Getting your car professionally detailed gets pricey fast, but frequent cleaning is an important habit to keep your vehicle in good condition- That’s why many drivers opt for an affordable DIY Detail.
Here are some tips, product recommendations and advice to save you some time and money when you’re detailing your car.
Find a comfortable workstation
Even with the best tools and strategy, detailing your car is a physical job. Make sure to wait for a day with comfortable temperatures, or if you have a garage- use that.
If you’re using a hose, or a vacuum- be mindful of the chords and hoses to avoid mixing water and electricity and any snags on your vehicle.
Start with the Interior
Just like when you wash a cup, you clean the inside before the outside- removing debris from the interior can dirty the exterior as well. Start by removing any garbage, then a quick vacuum- and move onto the hard surfaces.
The Two Bucket Method
Whether you opt for a fancy car wash liquid, or a gentle (and affordable) combination of warm water and a little dish soap- you’ll need one bucket for washing, and one for rinsing to avoid leaving your car with an ugly cast of soap residue.
While you’re at it, make sure to have lots of rags on hand (We love microfibre cloths) to avoid smudges or damage- and use a light hand when you’re working on the exterior paint, and more delicate vehicle interior surfaces.
Use Gentle Tools
Many modern vehicle interiors use high-gloss finishes, like piano-black or chrome. These surfaces gleam in the sun and have a high-end look and feel, though they’re also dust magnets, and easy to scratch.
To properly clean glossy trim without causing scratches that’ll dull the surface, you need to be gentle. Never rub or scrub at these surfaces harder than you need to, and consider using a Swiffer duster and some soft-bristle paint-brushes from your local craft store to safely and effectively remove irritating dust and dirt from glossy surfaces, nooks and crannies etc.
Chrome Polish, or Alternative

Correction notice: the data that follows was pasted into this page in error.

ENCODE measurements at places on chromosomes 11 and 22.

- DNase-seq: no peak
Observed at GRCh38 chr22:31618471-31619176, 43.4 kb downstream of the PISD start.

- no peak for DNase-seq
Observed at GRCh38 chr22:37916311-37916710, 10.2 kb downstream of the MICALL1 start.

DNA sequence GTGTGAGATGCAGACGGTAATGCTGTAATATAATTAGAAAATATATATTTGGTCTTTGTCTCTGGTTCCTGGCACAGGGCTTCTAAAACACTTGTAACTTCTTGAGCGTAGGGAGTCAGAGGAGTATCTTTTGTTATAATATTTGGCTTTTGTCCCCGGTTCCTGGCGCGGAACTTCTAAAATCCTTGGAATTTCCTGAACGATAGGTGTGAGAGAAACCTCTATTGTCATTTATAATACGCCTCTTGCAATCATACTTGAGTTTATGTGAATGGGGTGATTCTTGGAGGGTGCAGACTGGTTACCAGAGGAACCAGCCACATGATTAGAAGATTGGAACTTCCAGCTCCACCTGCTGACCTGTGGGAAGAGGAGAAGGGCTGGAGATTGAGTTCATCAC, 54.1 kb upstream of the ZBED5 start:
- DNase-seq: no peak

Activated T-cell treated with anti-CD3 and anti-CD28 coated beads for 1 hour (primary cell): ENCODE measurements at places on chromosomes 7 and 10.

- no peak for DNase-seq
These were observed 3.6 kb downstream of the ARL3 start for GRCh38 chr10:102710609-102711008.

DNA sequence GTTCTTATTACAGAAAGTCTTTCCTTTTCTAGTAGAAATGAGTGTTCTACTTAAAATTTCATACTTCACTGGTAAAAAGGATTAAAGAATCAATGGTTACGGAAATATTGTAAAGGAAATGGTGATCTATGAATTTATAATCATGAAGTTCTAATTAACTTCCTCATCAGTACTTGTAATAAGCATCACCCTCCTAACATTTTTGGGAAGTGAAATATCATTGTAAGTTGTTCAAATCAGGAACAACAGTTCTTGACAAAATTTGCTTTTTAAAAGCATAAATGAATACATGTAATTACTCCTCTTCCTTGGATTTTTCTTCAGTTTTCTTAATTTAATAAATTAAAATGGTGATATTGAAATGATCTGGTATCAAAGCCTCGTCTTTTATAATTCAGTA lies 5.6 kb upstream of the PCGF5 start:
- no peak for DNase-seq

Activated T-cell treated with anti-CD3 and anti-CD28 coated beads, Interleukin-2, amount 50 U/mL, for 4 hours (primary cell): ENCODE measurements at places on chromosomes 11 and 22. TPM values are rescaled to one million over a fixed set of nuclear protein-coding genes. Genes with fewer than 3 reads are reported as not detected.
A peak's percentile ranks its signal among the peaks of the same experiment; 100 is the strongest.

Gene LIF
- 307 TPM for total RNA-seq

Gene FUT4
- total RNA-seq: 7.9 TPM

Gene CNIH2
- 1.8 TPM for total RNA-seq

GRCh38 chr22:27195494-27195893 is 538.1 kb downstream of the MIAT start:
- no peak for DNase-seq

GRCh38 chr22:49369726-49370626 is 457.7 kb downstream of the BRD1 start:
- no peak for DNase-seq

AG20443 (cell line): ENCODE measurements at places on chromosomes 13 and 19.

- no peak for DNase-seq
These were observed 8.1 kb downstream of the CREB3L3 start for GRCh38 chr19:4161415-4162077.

If you have chrome wheels, chrome trim and badging or tail pipes- a Chrome or metal polish will do the job best- but WD40 on a clean rag will get it done with a lustrous and slick shine.
Be Careful with the Screens
Most modern vehicles have a center display screen for the infotainment system, and a digital screen for vehicle information like speed, fuel range and the like. These screens can be finicky and delicate- so make sure to check your owners manual for specific instructions on how to care for them. Generally, Phone screen and eyeglass cleaners will do the trick just fine.
Rinse (and Repeat)
Start with a thorough rinse with lots of water to loosen up the dirt on the surface of your vehicle. Once you do a general once over, do it once more- focusing on the grooves of your vehicle.
Don’t touch the paint with your hands
Your car’s paint can be damaged easily, and scratches can make a once shiny car look dull and faded.
If it can be avoided- try to touch your paint as little as possible. Use a gentle high quality soap with a sponge or soft rag so you can avoid excessive scrubbing.
Replace your bucket
Your vehicle’s wheels and tires are usually the dirtiest part of your vehicle- as they’re typically covered with brake dust, bits of metal and anything you pick up driving around, so wash these first with a sponge and a fresh bucket, then empty the bucket and replace it with clean soapy water and a new sponge.
Using one pail and sponge for your wheels, and another for everything else, prevents cross-contamination of abrasive particles from damaging your ride’s paint, helping it last longer and look better for years to come.